Farewell. The Flying Pig Has Left The Building.

Steve Hynd, August 16, 2012

After four years on the Typepad site, eight years total blogging, Newshoggers is closing it's doors today. We've been coasting the last year or so, with many of us moving on to bigger projects (Hey, Eric!) or simply running out of blogging enthusiasm, and it's time to give the old flying pig a rest.

We've done okay over those eight years, although never being quite PC enough to gain wider acceptance from the partisan "party right or wrong" crowds. We like to think we moved political conversations a little, on the ever-present wish to rush to war with Iran, on the need for a real Left that isn't licking corporatist Dem boots every cycle, on America's foreign misadventures in Afghanistan and Iraq. We like to think we made a small difference while writing under that flying pig banner. We did pretty good for a bunch with no ties to big-party apparatuses or think tanks.

Those eight years of blogging will still exist. Because we're ending this typepad account, we've been archiving the typepad blog here. And the original blogger archive is still here. There will still be new content from the old 'hoggers crew too. Ron writes for The Moderate Voice, I post at The Agonist and Eric Martin's lucid foreign policy thoughts can be read at Democracy Arsenal.

I'd like to thank all our regular commenters, readers and the other bloggers who regularly linked to our posts over the years to agree or disagree. You all made writing for 'hoggers an amazingly fun and stimulating experience.

Thank you very much.

Note: This is an archive copy of Newshoggers. Most of the pictures are gone but the words are all here. There may be some occasional new content, John may do some posts and Ron will cross post some of his contributions to The Moderate Voice so check back.


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Wednesday, November 16, 2011

Economic Stimulus, Jobs Creation and Other Ponies

By John Ballard


We have heard about jobs, jobs, jobs until my ears are hurting. Everyone in politics and the media wants to talk about jobs and job creation and few, if any (and I include myself among them)  have a clue how to turn the economy around. One proposal getting traction in this, the revival of Randian worship, is called by the joyful term "repatriation holiday." Rather than rant, I'm linking a report, including commentary, than came out yesterday.



Congressional Budget Office Director Douglas W. Elmendorf told the Senate Budget Committee yesterday that, of 13 policy options for creating jobs, increased unemployment benefits ranks first in terms of jobs created per dollars of federal cost. That�s not surprising, given that jobless people are severely cash constrained and would quickly spend most of any incremental increase in cash and that, in turn, would lead to higher demand and job creation.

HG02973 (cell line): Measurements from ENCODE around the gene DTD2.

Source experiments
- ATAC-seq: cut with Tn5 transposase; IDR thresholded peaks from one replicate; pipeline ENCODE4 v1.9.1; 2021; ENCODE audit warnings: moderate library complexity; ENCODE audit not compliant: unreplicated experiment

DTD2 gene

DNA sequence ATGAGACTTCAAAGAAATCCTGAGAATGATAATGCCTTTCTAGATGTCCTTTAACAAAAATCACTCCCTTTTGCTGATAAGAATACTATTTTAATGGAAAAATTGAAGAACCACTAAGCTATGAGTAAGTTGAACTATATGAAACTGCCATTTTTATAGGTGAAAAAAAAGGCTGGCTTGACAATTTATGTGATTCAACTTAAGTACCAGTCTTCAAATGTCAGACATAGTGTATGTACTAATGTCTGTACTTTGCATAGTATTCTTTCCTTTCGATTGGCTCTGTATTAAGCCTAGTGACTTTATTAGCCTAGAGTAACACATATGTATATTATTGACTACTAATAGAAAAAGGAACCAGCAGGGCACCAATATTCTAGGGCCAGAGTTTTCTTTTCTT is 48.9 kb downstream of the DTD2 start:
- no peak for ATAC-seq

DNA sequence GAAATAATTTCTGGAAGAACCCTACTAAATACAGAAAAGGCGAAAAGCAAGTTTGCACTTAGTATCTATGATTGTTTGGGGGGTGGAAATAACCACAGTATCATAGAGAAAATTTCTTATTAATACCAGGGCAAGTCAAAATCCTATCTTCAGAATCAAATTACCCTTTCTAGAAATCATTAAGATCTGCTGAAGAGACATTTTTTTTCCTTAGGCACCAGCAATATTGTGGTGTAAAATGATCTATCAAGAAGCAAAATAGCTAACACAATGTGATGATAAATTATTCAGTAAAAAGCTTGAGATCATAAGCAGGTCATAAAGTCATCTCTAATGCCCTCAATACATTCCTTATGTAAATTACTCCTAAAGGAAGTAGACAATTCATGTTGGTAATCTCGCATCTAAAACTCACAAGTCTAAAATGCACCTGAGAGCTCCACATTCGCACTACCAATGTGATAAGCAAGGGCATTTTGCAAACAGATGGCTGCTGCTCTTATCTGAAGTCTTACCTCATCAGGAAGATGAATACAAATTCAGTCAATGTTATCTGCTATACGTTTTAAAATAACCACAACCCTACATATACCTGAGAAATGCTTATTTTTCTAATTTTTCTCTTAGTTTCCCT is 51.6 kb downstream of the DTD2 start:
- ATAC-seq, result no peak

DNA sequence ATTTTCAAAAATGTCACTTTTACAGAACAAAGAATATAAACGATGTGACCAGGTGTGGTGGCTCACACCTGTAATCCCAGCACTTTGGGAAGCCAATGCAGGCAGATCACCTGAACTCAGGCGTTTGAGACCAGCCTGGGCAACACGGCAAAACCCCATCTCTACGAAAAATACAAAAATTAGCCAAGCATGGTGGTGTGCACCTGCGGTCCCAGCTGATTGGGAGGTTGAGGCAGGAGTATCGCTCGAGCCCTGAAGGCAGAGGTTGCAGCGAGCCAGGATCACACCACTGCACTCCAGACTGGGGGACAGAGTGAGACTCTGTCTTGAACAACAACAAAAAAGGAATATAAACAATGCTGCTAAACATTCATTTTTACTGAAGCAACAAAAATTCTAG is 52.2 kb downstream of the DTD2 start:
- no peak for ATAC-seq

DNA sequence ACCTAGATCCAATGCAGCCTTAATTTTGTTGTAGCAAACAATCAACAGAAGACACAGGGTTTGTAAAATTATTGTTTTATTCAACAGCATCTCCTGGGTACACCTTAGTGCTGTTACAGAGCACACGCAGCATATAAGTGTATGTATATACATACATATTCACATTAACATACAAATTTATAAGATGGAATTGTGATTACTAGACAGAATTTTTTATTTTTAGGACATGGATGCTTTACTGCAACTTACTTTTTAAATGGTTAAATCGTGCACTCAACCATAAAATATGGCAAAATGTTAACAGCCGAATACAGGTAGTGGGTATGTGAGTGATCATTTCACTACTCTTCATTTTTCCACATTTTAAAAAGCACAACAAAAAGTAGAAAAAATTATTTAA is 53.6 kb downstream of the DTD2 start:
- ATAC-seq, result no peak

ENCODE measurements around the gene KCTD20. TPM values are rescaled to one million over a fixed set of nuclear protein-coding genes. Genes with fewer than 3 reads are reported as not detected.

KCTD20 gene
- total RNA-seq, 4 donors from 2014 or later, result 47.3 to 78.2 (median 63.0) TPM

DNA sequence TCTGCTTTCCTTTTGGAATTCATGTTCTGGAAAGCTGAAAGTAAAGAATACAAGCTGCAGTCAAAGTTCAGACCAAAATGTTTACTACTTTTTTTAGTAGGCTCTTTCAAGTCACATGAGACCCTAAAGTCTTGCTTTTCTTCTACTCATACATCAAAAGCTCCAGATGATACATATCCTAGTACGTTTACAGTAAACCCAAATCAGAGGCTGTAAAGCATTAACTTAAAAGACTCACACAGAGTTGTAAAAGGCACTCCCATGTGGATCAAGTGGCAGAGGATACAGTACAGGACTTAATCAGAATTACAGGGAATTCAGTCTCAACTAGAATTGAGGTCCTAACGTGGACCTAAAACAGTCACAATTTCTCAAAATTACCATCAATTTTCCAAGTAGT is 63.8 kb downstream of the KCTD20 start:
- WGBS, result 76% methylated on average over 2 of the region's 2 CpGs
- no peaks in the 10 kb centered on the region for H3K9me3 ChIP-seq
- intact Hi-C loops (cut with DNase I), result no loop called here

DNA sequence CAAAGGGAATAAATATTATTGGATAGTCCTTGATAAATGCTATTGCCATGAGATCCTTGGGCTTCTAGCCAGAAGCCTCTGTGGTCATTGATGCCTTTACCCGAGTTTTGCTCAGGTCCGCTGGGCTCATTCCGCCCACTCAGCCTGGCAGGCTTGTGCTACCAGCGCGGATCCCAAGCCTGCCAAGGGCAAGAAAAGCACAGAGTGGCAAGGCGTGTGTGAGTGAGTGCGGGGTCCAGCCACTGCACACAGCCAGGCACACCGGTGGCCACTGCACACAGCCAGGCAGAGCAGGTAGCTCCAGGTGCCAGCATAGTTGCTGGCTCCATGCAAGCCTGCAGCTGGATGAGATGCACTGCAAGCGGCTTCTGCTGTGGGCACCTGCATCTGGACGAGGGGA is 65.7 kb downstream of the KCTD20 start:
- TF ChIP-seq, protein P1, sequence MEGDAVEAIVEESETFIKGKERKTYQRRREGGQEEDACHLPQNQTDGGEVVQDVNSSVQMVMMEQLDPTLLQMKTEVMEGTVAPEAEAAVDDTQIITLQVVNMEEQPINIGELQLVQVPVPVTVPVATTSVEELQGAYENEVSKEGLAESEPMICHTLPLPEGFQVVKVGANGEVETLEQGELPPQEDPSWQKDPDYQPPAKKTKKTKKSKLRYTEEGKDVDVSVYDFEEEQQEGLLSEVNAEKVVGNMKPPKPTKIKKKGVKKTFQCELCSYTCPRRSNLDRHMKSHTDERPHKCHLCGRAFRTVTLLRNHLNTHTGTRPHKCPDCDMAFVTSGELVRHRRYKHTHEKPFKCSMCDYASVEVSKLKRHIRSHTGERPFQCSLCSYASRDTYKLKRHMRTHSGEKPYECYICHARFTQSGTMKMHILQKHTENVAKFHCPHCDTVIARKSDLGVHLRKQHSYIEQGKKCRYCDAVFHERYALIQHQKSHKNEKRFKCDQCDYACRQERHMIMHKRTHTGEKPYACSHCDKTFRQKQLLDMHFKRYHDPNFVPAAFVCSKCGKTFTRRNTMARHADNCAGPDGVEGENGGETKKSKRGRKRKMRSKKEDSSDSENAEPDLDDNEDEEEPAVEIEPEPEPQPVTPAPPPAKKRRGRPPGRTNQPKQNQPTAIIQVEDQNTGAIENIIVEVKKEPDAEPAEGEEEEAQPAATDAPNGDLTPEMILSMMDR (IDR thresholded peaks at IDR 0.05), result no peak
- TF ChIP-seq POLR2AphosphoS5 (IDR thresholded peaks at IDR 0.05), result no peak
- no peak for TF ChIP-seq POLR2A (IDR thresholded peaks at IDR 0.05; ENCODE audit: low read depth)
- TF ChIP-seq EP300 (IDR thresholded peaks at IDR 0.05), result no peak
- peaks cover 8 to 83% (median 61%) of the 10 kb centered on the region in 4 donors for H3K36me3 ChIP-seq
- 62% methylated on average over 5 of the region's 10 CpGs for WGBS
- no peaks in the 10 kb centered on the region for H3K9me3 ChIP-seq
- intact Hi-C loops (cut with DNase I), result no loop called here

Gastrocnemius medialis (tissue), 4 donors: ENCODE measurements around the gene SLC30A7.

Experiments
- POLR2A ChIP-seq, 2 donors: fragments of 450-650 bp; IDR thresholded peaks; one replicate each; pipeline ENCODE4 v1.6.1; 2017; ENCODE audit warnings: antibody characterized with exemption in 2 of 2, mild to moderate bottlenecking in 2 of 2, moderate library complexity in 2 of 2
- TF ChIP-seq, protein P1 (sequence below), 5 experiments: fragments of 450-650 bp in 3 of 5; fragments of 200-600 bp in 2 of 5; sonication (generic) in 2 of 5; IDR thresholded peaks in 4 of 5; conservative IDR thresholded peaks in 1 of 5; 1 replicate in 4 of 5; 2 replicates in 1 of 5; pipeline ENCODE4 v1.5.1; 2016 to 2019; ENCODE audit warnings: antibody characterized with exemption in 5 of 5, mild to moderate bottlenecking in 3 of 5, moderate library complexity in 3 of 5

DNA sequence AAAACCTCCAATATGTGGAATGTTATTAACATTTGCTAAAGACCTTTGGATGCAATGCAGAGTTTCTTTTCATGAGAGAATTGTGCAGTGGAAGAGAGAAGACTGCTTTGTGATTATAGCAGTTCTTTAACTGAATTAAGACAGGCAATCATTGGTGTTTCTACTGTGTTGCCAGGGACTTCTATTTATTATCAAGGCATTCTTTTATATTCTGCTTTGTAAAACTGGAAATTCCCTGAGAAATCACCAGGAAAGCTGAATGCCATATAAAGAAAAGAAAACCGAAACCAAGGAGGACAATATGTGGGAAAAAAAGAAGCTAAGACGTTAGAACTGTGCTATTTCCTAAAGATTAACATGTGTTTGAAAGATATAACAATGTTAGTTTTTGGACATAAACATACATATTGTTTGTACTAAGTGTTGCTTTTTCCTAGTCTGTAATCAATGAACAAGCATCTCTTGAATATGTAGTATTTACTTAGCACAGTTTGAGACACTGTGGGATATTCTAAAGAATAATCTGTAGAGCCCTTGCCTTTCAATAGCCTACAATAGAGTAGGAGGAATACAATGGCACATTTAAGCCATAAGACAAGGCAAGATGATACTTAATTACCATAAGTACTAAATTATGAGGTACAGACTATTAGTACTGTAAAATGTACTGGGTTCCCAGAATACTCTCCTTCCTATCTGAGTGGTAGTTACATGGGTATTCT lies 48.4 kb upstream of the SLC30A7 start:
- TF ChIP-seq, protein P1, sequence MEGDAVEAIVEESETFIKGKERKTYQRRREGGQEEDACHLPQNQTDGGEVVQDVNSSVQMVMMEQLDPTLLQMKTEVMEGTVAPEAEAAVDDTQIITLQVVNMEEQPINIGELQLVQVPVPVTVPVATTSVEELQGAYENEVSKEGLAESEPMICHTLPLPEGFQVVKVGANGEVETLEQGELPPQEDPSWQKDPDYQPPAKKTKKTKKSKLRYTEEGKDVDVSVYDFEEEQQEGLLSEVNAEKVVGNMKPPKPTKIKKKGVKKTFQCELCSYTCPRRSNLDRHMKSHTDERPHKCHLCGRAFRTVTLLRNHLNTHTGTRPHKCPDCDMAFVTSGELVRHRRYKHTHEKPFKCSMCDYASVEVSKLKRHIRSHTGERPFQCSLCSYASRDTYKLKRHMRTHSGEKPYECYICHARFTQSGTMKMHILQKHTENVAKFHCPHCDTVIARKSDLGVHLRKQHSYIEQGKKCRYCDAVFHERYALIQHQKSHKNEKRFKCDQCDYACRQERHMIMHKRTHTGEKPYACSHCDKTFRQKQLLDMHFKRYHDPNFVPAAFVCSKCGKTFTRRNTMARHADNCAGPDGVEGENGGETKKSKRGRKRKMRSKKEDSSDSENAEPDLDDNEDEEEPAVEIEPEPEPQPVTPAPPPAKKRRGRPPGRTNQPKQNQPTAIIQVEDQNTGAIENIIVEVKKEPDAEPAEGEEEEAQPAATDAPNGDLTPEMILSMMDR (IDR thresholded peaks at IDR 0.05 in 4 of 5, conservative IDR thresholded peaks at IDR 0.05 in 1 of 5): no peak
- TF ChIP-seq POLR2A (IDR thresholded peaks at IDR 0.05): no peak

By sharp contrast, CBO ranks a repatriation holiday last for job creation of the 13 options analyzed. CBO notes that U.S.-based multinational corporations are flush with cash and, even though a holiday would make shareholders richer (leading to some additional spending), �CBO expects that the effect on output would probably be positive but much smaller than the net cost to the government.�



11-16-11tax[1]


I am indebted for this to David M. F. Schankula whose blog, Barefoot and Progressive, I have been following for a while. (Having been born in Kentucky I love this tagline from Mark Twain: I want to be in Kentucky when the end of the world comes, because it's always 20 years behind.)


There are a couple �repatriation� plans out there, one coming from Tea Partier Mike Lee and that one is co-sponsored by Kentucky�s gift to America, Mr. Rand Paul.... When those two team up, it�s pretty obvious what�s going to happen and even the conservative Heritage Institute could tell you about it:


This sequel to a similar 2004 holiday would, like its predecessor, have a minuscule effect on domestic investment and thus have a minuscule effect on the U.S. economy and job creation.


It�s important to point out that Rand Paul and Mike Lee aren�t the only ones trying to give billion dollar corporations a trillion dollar gift at a time when they least need it. The other proposal introduced by Sen. John McCain has gained the vocal support of the Blue Dog Democrat House coalition and while Ben Chandler hasn�t made his position clear, his buddies are all lined up.


(That last link is to the Blue Dog Coalition in case any readers are wont to tramp around in that swamp.)



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